Coach to the Issues and NOT Just the Situation

by Tim Hagen on Thu,Aug 24,2017 @ 11:35 AM

The most fundamental mistakes managers make when they're coaching is that they coach to the situation and not to the issue(s). Let me give you a brief example. Let's say you walk by and you hear three people at the water cooler gossiping and talking negatively about other people. You hear them demonstrating very mean spirited comments. They are really being poor teammates and employees. Often, we might address those situations feeling like we've corrected them when in fact we have not even started to coach to the real issues which might be poor attitude or a lack of teamwork or not upholding corporate values and principles. We tend to have managers thinking about coaching as an apparatus to fix things or to adjust people.

What we must realize is that we can't just coach to situations- rather, we must coach theissues that cause those situations.

Let me give you another example: Let's say we have two people who are not working well together. Typically a manager will call those people into the office and rhetorically tell them and explain to them why they must work together and that there is value in helping one another. The issues might be that the two people simply don't see eye to eye or have a complete lack of understanding of what the other person is coming from to a point that the relationship is so damaged. They have a failure to even listen to one another.

We tend to want to coach to situations as if we can really coach someone in a situation to adjust their negative attitude into a positive one because we've sat down with them one time. The issue is much more long term. What's causing those poor attitudes? What's causing a group of players not to work well together? What are the situations that bubble to the surface? To truly understand the issues that are underlying the manifesting behaviors, coaching must be scheduled and consistently provided to the employees. Use those behaviors to start a coaching conversation, but delve deeper to discover the issues that may be causing those situations to become prevalent.

Coaching to the issue and not just the situation is one of the most foundational concepts we focus on when teaching the coaching conversation. Let's say we have two employees who aren't working well together. What we typically do is bring them in the office and we tell them that they have to work more effectively together, they have to be good teammates, and we lead with all this great rhetorical management. Now, that's coaching to the situation, coaching to the issue is coaching the underlining causes and inhibitors What is lacking in the knowledge department or behavioral attributes that's keeping those two people from working well together?

The issue is they might have some inability to be a good teammate. What if one of the parties is very high powered, outspoken, and does not listen very well. Wouldn't that make teamwork with anyone difficult? Take into consideration that this person is also loyal, dedicated, and hardworking. So then we would have to coach to the issues. Issues you would work on would be active listening, cooperation, and authentic interaction with your teammate.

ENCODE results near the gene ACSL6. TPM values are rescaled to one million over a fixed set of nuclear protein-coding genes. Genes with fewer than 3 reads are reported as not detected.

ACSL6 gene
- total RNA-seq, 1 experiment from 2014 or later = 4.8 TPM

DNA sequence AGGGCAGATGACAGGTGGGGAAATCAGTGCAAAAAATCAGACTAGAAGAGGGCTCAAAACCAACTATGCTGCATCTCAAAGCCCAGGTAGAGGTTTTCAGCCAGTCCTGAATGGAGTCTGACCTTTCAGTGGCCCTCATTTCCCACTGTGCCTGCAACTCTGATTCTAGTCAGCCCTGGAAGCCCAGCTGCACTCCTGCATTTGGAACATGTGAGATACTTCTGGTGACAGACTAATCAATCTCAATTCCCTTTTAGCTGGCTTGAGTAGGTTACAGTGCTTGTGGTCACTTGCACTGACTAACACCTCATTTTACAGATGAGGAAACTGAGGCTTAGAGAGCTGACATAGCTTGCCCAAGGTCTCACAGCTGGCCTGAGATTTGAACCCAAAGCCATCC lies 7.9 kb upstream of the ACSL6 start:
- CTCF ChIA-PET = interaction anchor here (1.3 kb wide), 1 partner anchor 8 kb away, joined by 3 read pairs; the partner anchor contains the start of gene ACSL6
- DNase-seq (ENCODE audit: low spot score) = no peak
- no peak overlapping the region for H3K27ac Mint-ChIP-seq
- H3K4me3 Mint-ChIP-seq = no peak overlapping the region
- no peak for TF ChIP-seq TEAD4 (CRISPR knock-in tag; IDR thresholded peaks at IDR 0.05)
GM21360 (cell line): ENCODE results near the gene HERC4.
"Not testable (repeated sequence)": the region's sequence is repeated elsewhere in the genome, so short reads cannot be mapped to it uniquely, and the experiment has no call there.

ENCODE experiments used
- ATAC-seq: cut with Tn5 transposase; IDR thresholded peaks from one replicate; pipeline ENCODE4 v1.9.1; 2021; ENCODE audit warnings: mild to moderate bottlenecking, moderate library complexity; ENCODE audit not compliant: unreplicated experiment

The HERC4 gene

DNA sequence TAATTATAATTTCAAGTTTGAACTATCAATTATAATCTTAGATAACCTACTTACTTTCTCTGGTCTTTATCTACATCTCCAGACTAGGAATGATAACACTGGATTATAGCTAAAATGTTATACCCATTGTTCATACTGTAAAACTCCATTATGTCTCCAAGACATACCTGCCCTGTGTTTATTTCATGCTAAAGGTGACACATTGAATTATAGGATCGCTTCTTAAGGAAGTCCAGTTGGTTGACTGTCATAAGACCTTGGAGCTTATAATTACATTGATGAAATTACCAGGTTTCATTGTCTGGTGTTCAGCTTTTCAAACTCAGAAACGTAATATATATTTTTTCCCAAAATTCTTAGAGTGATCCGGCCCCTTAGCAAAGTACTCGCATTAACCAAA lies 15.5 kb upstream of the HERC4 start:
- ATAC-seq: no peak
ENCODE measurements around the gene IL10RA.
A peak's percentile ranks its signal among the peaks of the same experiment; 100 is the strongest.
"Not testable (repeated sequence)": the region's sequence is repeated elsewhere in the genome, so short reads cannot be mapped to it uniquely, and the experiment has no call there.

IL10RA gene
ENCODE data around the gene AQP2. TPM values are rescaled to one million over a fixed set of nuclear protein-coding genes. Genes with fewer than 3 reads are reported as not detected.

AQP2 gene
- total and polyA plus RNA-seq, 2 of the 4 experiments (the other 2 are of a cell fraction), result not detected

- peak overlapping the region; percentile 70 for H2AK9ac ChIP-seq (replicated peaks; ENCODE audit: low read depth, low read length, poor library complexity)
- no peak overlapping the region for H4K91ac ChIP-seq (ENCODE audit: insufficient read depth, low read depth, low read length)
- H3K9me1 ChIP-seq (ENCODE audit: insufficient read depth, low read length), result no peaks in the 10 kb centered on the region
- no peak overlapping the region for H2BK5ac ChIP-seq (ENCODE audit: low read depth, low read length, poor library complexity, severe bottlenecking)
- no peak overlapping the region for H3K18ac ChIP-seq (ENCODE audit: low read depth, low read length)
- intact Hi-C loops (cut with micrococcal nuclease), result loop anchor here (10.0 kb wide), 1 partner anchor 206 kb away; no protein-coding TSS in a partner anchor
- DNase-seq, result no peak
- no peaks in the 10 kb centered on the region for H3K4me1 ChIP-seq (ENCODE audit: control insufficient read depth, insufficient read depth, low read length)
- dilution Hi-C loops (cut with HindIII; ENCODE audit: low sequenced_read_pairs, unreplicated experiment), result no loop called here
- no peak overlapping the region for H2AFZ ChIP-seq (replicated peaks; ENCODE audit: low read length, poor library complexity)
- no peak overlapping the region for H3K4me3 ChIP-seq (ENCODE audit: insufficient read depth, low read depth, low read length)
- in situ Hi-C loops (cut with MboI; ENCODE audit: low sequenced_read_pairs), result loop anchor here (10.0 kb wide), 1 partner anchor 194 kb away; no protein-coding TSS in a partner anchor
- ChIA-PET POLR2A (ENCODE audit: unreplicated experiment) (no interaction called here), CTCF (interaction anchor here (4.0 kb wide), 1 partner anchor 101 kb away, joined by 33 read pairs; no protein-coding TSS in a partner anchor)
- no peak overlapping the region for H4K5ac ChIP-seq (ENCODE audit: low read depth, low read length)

When we just coach to the situation we sometimes lull ourselves to sleep thinking we've solved the problem. Let me give you this article's major dependent factor. Time management. In my last three business best practice sessions at client sites, I've had multiple people bring up time management. What hit me was that every single time they brought up time management it had something to do with coming to work late or finishing a project late at napping on time.

I always loved to share our time management coaching progression and that is the fall. You literally ask an employee to list out 10 things that they have to do that are of top priority. Once that list is done you then ask them to hypothetically list for other top priorities and in the order in which they would complete them if they only had time to do four of the 10. This gives insight to the employees critical thinking and their behavior attributes. Are they gravitating to the work they want to do and that's their prioritization which kind of counters what the work load might require. Here's the interesting thing of all the people that I prescribed that to half have come back and said It's actually some form of a lack of prioritization.

So what people were coaching to was the situation of being late. The issue was an inability to prioritize gravitating to work that they wanted to work on. Not seeing the bigger picture of how their lack of work or prioritization affected other people's work. One of the healthiest things we can do is not just coach to the situation but to truly understand the underlying issues that really prompt that situation to occur on a frequent basis.

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This post was written by Tim Hagen

Tim Hagen founded Sales Progress, a Training Reinforcement Partner Company, in 1997. His entrepreneurial career began in college leading to positions in sales, sales management, and sales training for small and large corporations, and eventually ownership of several training companies. He possesses a unique combination of hands-on experience, academics, and innovative insight to solve the industry’s most common challenges. Tim holds a bachelor’s degree in Adult Education and Training from the University of Wisconsin, Milwaukee.